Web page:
As governments across Europe prepare for a sustained battle against the new coronavirus, a relatively small EU agency is becoming increasingly important.
The European Centre for Disease Prevention and Control (ECDC) is on the frontline of the fight against the virus in Europe that has infected more than 3,300 across the continent so far.
It has entered emergency mode to respond to the virus, working long days in their corononavirus hub in nondescript offices in Stockholm, where the agency is based.
Working with member states and public health agencies, it takes a broad view of disease control, anticipating how an epidemic moves and where appropriate measures need to be taken.
It is not looking at “the sickness of a single patient, but the epidemic overall”, Josep Jansa, head of the section for epidemic intelligence and response, told AFP.
The agency then sets up guidelines — such as when it is appropriate to test for the virus in patients — so that medical resources are used efficiently.
“When you have 100 cases you can manage it in one way, when you have 10,000 you need to prioritise, because it is not possible to test all single cases,” Jansa added.
The agency spotted the first signs of the new disease in late 2019 — a cluster of pneumonia cases in China — and readied for a potential outbreak on European soil.
It has now thrown piles of resources into combatting the COVID-19 outbreak, which has infected over 93,000 worldwide and killed more than 3,200 people, mainly in China.
Italy has emerged as a hotspot in Europe with 2,500 cases, but the disease has reached 28 countries on the continent, with 85 deaths, according to ECDC figures.
– Early warning –
Set up in 2004, the agency emerged in the wake of the EU’s disjointed response to the SARS virus outbreak that swept the world in 2003.
That outbreak laid apparent the need for a body to coordinate recommendations for how European government should respond to a similar crisis.
At first glance, its offices appear calm.
But markers of the coronavirus outbreak are all around.
Clocks on the walls show local time as well as the time in China’s Wuhan, the epicentre of the outbreak where the virus first emerged last year.
TV screens show graphs and maps of the disease’s spread, and the many computers all have a microscopic image of the virus as a desktop background.
Around the office, red LED displays show the message “PHE Level 2 Acute Phase”.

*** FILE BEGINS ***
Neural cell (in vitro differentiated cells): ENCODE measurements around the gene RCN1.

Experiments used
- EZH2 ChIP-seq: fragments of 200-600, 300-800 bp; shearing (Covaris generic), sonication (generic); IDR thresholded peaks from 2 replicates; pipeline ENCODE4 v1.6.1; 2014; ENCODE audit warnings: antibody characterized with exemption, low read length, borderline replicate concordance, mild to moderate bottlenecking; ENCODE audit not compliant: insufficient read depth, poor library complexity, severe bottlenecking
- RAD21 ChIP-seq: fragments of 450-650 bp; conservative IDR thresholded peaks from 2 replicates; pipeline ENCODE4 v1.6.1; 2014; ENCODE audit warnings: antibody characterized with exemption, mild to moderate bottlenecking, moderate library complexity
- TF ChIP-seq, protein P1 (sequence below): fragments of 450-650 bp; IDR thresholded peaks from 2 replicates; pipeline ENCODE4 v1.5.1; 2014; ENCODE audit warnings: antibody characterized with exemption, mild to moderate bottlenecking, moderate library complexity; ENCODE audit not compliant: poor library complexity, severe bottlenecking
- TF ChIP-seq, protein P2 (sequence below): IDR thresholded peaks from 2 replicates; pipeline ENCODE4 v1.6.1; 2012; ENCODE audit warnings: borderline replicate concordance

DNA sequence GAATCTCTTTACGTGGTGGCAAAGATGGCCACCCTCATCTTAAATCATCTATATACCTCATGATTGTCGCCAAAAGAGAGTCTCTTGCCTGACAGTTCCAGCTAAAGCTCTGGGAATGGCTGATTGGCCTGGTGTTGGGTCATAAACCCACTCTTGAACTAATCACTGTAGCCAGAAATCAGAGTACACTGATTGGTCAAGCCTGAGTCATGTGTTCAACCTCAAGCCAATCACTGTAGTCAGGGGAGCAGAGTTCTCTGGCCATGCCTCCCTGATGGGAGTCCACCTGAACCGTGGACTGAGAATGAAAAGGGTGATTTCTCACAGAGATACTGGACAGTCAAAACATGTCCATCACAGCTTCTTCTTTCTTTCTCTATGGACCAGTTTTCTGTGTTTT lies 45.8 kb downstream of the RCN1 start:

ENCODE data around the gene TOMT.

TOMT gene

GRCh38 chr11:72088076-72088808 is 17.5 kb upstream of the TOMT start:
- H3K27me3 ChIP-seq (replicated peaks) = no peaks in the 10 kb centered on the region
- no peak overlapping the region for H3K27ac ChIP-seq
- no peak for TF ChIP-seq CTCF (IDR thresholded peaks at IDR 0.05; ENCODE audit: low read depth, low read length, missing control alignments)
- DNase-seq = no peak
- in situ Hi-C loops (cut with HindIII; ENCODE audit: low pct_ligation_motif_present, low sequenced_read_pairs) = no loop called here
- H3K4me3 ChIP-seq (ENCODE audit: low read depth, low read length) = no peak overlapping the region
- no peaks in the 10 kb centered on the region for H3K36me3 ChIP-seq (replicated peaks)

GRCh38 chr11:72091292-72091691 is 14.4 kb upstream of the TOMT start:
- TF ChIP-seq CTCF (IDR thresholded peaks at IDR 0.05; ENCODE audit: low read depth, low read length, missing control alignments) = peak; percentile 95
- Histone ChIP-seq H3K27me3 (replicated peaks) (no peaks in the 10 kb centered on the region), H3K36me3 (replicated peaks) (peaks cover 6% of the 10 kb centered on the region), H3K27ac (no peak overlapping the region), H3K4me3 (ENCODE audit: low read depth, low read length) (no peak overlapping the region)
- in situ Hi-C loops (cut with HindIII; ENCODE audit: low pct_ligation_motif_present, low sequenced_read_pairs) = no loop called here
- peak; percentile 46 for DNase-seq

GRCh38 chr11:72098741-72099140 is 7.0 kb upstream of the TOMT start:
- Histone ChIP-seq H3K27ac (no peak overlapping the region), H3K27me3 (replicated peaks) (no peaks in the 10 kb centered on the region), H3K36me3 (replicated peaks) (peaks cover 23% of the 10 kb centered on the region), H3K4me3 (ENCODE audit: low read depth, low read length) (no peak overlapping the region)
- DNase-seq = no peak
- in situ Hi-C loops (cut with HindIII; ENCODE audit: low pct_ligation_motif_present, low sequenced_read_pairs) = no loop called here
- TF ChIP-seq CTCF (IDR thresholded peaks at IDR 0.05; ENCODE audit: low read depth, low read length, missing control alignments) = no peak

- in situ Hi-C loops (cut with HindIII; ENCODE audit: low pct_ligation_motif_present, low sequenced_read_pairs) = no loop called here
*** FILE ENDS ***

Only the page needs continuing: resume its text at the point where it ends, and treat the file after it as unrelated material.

PHE stands for Public Health Event and level 2 is the highest on a three-point scale, where zero is business as usual.
Since the agency upgraded the alert level at the end of January, two shifts work from early morning to late night to support member states’ response.
But even though the agency is at its highest level, that doesn’t mean the average person should panic, Jansa explains.
Levels don’t necessarily indicate the severity of a disease, but rather how it affects the agency’s workload.
Faced with the new coronavirus, the large number of cases in many different countries means the agency needs more people to assess the overall and regional situation.
– Proactive approach –
A big part of the agency’s work focuses on staying ahead of the outbreak. Every day at six in the morning, the ECDC’s epidemic intelligence team start their day.
It was this team that spotted signs of the outbreak before Chinese authorities made it official and by early January felt they had seen strong enough signals to activate the group’s emergency mode.
“It’s like a puzzle, you start to find the first piece, but as the days go by the other pieces fall into place and then you start to have a picture of your puzzle,” group leader Thomas Mollet tells AFP.
To get the latest updates on the virus they scan media outlets, official websites, blogs, social media as well as some restricted platforms where health authorities around the world share information.
That information is then compiled and analysed together with disease experts and the communications department, in order to determine what type of action is needed.
According to Mollet, the tools now available to the team have enabled them to follow an outbreak of this size in real time for “the first time in history”.